PORT-AU-PRINCE – Haiti knows about suffering. The poorest country in the Western Hemisphere, it has spent the better part of its more than two hundred years as an independent republic under the relentless siege of natural disasters, economic destitution, violent upheavals and widespread corruption. Yet, Haiti has proven remarkably adept at diverting its attention away from its multitude of pressing problems -- pervasive unemployment, lack of infrastructures, a malfunctioning legal system, poor access to education and health care -- to focus instead on the futile power struggles of corrupt men with larger-than-life ambitions.
Today’s Haiti is no different. Two exiled politicians – one a former dictator remembered for the brutality and corruption that marred his regime; the other a twice-deposed populist president – are now clamoring for attention, while the country is adrift, buried under rubble, and floating in a power vacuum left by a presidential election whose outcome probably won’t be known for weeks.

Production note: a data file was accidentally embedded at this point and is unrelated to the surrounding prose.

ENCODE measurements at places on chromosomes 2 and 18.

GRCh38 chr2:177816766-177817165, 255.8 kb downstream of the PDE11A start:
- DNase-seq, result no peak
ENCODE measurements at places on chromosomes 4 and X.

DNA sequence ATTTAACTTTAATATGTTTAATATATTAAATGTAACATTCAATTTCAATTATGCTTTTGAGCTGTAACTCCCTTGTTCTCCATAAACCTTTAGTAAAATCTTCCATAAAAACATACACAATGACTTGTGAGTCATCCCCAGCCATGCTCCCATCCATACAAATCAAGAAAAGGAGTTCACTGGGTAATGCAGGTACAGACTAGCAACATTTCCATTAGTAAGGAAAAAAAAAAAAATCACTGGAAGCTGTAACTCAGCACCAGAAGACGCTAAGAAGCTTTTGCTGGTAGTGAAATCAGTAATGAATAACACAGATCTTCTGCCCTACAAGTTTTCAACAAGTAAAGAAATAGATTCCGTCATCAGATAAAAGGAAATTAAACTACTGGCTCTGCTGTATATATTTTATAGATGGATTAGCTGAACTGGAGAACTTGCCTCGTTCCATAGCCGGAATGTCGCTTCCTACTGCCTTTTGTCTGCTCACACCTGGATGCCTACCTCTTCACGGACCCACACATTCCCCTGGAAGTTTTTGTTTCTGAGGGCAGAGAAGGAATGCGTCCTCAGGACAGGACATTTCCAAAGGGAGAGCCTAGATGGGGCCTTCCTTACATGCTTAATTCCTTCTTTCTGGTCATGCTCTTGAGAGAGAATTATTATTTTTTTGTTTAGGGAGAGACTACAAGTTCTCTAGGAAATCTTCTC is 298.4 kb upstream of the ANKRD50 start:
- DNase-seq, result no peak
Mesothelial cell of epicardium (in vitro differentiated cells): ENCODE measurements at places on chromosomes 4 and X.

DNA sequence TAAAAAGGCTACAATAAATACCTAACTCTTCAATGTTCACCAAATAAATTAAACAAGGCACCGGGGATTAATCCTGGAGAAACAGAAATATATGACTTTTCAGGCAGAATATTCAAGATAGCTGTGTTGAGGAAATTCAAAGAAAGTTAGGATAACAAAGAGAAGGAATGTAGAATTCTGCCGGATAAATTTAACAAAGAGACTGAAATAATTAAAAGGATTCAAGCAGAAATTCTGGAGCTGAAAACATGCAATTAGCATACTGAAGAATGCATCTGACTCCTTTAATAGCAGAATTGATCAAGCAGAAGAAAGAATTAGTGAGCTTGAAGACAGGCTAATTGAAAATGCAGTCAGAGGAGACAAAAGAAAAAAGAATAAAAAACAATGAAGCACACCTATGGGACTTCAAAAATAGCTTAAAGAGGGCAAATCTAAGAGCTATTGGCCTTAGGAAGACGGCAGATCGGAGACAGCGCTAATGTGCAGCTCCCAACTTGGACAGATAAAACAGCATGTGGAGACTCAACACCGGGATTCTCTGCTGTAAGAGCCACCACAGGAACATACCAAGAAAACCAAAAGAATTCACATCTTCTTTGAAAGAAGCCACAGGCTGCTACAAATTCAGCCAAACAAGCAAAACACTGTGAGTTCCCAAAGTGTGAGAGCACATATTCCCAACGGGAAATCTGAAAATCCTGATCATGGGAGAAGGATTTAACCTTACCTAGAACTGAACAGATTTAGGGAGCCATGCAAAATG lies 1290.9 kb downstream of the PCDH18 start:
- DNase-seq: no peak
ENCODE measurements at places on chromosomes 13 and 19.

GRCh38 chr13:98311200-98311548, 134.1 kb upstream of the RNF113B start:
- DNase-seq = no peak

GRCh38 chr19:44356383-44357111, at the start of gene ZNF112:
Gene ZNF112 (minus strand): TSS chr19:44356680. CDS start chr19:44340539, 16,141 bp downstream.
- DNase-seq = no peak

The country’s interminable political saga, its leaders rising and falling in an eternal cycle so far removed from the daily plight of average Haitians, continues despite the massive presence of the international community. MINUSTAH, the long-running UN mission here, has 12,000 military and police officers on the ground, while dozens of foreign governments and thousands of international NGOs pour in aid.
Yet, almost exactly a year after a devastating 7.0 magnitude earthquake struck the capital Port-au-Prince on Jan. 12 2010, killing an estimated 230,000 people, displacing over a million more and leaving behind only mounds of rubble and despair, Haiti’s politics is back to business as usual, once again entirely consumed by its carefully choreographed political theater.
On Sunday evening, Jean-Claude Duvalier, 59, who ruled Haiti for fifteen years until he was forced out by a popular uprising in 1986, unexpectedly reappeared in Port-au-Prince, having flown in from France where he spent the last 25 years in exile.